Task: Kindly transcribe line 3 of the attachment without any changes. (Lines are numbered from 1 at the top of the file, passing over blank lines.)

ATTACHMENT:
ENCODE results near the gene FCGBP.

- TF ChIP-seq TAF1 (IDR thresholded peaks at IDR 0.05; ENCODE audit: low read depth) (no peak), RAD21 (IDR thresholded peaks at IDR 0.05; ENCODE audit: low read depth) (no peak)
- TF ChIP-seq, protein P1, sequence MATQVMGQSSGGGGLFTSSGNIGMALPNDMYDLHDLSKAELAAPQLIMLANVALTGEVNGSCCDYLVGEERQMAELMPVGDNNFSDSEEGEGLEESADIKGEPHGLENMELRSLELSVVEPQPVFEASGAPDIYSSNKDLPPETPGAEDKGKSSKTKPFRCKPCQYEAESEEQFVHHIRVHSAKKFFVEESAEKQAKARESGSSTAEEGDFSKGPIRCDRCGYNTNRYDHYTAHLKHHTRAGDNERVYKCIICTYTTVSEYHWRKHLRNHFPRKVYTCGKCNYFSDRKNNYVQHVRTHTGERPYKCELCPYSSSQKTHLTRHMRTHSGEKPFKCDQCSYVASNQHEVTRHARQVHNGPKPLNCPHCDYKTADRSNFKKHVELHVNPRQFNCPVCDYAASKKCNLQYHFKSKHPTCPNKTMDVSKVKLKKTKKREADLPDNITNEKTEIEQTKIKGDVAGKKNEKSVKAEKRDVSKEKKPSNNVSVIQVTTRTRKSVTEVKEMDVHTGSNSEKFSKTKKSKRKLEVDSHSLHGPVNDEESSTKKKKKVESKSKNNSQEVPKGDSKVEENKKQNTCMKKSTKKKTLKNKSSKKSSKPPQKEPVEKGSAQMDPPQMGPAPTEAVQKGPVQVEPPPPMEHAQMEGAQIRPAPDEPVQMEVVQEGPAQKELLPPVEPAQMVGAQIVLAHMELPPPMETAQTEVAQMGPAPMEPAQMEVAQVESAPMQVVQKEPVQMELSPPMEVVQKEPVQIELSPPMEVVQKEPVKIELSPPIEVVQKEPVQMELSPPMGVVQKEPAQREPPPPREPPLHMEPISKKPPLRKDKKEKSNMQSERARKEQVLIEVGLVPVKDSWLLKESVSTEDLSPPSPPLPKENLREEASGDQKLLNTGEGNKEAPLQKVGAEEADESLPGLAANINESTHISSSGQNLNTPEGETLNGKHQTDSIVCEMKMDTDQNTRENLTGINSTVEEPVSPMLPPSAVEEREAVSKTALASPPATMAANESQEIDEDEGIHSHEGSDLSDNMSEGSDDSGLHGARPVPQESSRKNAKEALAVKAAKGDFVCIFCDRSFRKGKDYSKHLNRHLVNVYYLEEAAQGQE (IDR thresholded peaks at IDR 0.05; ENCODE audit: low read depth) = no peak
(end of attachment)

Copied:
- TF ChIP-seq, protein P1, sequence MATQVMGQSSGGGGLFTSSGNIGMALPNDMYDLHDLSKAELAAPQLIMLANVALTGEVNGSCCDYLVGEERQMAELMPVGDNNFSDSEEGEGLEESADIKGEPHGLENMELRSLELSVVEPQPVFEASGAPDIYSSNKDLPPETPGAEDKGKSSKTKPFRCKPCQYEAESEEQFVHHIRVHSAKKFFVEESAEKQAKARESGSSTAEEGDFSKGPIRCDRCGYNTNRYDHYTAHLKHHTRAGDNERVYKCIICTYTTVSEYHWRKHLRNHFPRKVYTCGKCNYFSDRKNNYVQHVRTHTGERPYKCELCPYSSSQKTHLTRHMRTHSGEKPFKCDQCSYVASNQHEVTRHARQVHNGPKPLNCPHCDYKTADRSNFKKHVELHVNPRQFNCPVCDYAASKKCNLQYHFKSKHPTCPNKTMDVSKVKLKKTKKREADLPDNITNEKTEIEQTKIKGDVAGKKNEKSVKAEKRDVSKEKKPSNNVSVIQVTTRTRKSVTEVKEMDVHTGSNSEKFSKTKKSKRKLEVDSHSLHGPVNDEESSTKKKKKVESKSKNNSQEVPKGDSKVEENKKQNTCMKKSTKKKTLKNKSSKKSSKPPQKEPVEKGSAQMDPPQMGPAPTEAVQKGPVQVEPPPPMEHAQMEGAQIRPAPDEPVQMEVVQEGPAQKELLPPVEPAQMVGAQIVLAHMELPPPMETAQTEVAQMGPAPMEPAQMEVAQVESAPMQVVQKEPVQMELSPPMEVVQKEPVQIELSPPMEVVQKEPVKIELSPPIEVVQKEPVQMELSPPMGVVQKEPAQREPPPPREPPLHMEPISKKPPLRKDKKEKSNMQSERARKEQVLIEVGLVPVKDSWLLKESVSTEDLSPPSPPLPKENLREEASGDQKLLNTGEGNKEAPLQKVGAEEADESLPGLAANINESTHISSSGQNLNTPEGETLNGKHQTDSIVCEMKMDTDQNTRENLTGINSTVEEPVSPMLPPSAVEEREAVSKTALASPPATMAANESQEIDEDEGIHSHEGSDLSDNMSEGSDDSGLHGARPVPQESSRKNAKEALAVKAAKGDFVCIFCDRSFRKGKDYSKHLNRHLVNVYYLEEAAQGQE (IDR thresholded peaks at IDR 0.05; ENCODE audit: low read depth) = no peak